Born into slavery in Kentucky, Henry Bibb eventually escaped and joined the Anti-Slavery movement, travelling across the States to lecture. In 1850 the Fugitive Slave Act was passed, which increased the danger to Henry and his wife, Mary Bibb. The Bibbs migrated to Canada and settled in Sandwich (present day Windsor, Ontario), where Henry and Mary began publishing the first Black newspaper in Canada, the Voice of the Fugitive.
Henry Bibb was a member of the Anti-Slavery Society of Canada and was the President of the North American Convention of Colored Freemen.
Mary Bibb was born free in Rhode Island, and attended Massachusetts State Normal School to train to be a teacher. She was active in the abolitionist movement and met Henry Bibb at an abolitionist event in 1847. Together, they moved to Sandwich and started the Voice of the Fugitive newspaper and ran the Refugee Home Society. Mary Bibb continued to be an active educator in Canada West and later operated a retail store.
Mary Bibb was not officially recorded to be at the North American Convention of Colored Freemen; however, it is highly likely she was in attendance and was involved in the Convention’s planning.
Frederick Douglass was born into slavery in Maryland, U.S. After escaping slavery he moved to New York and became involved in the abolition movement. Frederick Douglass became known as an orator and writer who shared his experiences with slavery. He was involved in the women’s rights movement and the Underground Railroad. Following the Civil War, Frederick Douglass moved to Washington and held multiple positions in office. He was the most photographed American man of the 19th century.
Frederick Douglass did not attend the North American Convention of Colored Freemen. He spoke at St. Lawrence Hall in April of the same year, one of the multiple lectures leading up to the Convention organized by the Anti-Slavery Society of Canada.
Mary Ann Shadd Cary
Born free in Delaware, Mary Ann Shadd Cary continued the activism of her parents who lived in a safe house along the Underground Railroad. Mary Ann Shadd Cary was the first woman in Canada known to have published a newspaper, The Provincial Freeman. She also established a racially integrated school for Black refugees in Sandwich. During the Civil War, Mary Ann Shadd Cary was a recruitment agent for the union army. Mary Ann Shadd Cary was recognized as a Person of National Historic Significance by the Government of Canada in 1994.
It was at the North American Convention of Colored Freemen that Mary Ann Shadd Cary was convinced to move to Canada West.
Dr. Naila Keleta-Mae
Dr. Naila Keleta-Mae is an Associate Professor Arts with expertise in race, gender and performance and an artist who works in theatre, literature and music. Her scholarship has been published in journals including Theatre Research in Canada; Atlantis: Critical Studies in Gender, Culture & Social Justice; and Girlhood Studies: An Interdisciplinary Journal and books including bestseller Until We Are Free: Reflections on Black Lives Matter in Canada (2020); and award-winning Performance Studies in Canada (2017). Her music albums are: Fire Woman (2020); Bloom (2009) and Free Dome: South Africa (2001); and her plays are What We Deserve (2020), No Knowledge College (2005); and Stuck (2001). Dr. Keleta-Mae has commentated for outlets including the BBC, CBC, BBN, CTV, The Canadian Press, The National Post and The Fader. One of her articles was one of the most read stories for a week across Vice Network’s Noisey websites in 15 countries (2016) and another one broke The Globe and Mail’s opinion section record for most shares (2015). Her research on blackness and freedom is funded by the Ontario Ministry of Colleges and Universities, the Social Sciences and Humanities Research Council of Canada and the University of Waterloo. She is Subject Editor of Black Theatre and Performance for the Routledge Performance Archive and Co-Editor of Theatre Research In Canada/Recherches théâtrales au Canada.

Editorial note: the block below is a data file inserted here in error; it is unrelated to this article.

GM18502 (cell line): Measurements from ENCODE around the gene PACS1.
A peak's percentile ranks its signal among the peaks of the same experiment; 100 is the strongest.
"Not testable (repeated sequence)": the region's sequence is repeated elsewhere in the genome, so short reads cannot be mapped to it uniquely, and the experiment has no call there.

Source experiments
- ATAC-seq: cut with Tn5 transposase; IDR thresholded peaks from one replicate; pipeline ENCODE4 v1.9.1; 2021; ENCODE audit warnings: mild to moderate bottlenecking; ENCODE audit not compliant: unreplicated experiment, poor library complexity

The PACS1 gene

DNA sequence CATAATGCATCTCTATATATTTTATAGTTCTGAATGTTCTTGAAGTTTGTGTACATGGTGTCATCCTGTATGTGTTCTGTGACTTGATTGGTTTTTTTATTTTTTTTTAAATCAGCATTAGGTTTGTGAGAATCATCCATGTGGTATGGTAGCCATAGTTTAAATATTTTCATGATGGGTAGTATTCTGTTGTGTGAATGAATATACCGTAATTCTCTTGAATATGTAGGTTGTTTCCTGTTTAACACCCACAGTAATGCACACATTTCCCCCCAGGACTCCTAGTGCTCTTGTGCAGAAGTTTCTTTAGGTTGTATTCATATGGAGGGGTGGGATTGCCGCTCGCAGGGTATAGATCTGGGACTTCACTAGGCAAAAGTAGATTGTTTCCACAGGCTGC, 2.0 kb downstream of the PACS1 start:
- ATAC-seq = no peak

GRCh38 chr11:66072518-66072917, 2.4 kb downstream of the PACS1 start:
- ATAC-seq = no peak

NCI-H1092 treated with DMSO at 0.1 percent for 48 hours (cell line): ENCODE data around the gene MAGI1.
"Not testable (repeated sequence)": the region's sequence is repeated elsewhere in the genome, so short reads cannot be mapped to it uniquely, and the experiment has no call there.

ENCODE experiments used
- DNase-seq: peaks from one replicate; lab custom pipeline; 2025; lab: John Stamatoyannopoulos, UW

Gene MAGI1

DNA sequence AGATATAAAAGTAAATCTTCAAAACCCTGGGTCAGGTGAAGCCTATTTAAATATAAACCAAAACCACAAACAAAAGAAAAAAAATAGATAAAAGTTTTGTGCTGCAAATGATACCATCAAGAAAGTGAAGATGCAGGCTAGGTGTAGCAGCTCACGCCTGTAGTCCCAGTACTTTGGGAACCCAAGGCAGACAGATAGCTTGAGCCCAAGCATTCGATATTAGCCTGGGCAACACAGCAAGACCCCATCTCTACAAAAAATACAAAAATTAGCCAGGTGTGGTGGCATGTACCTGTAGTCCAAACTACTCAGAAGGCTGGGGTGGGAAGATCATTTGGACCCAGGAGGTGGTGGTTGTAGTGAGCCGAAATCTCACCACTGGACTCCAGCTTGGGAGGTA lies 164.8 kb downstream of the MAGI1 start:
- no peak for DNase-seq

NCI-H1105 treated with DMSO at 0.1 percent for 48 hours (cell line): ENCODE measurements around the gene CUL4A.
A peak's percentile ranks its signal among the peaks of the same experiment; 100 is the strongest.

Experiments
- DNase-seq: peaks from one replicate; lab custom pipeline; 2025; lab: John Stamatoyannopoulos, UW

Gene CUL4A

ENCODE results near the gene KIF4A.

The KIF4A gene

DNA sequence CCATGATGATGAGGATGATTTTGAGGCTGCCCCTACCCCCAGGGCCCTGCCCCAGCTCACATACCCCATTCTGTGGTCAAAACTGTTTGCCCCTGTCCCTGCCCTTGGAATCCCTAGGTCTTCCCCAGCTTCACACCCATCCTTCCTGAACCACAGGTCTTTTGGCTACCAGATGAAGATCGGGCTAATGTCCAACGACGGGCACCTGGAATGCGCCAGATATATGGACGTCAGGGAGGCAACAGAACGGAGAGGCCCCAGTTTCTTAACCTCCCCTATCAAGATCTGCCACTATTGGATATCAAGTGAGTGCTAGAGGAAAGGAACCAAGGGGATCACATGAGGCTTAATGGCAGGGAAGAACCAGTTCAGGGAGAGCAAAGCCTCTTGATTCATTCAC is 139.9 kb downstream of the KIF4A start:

Natasha Henry is a historian and educator. She is a PhD candidate in the Department of History at York University. The 2018 Vanier Scholar is researching the enslavement of African people in early Ontario. Natasha is the president of the Ontario Black History Society. Her publications include Emancipation Day: Celebrating Freedom in Canada (June 2010), Talking about Freedom: Celebrating Freedom in Canada (2012), a number of youth-focused titles, and several entries for the Canadian Encyclopedia on African Canadian history. Through her various professional, academic, and community roles, Natasha’s work is grounded in her commitment to research, collect, preserve, and disseminate the histories Black Canadians.
Luke Reece is an award-winning spoken word poet, theatre producer and playwright, recently appointed as Soulpepper’s Associate Artistic Director. Through his work as an educator and artistic leader within the national arts community, he advocates for engaging and nuanced storytelling that challenges Canadian audiences. He is one of Toronto’s most decorated slam poets, and has represented the country internationally. In 2021 Luke was included in York University’s inaugural Top 30 Changemakers Under 30 list.
Josh is a seasoned marketing professional who started his marketing/communications career as a student working on electoral campaigns for Antonio Villarigosa in 2005 followed by Barack Obama in 2008.
After completing his studies, Josh served in a variety of communications roles with the Canadian federal government, where he developed national campaigns as well as digital and social media strategies for the likes of Elections Canada, Citizenship & Immigration Canada, before joining Myseum of Toronto as Director of Marketing in 2016.
Josh is currently the Director of Content & Strategy Delivery at Richmond Hill Public Library and serves on the Board of Directors at Black Artists Networks in Dialogue.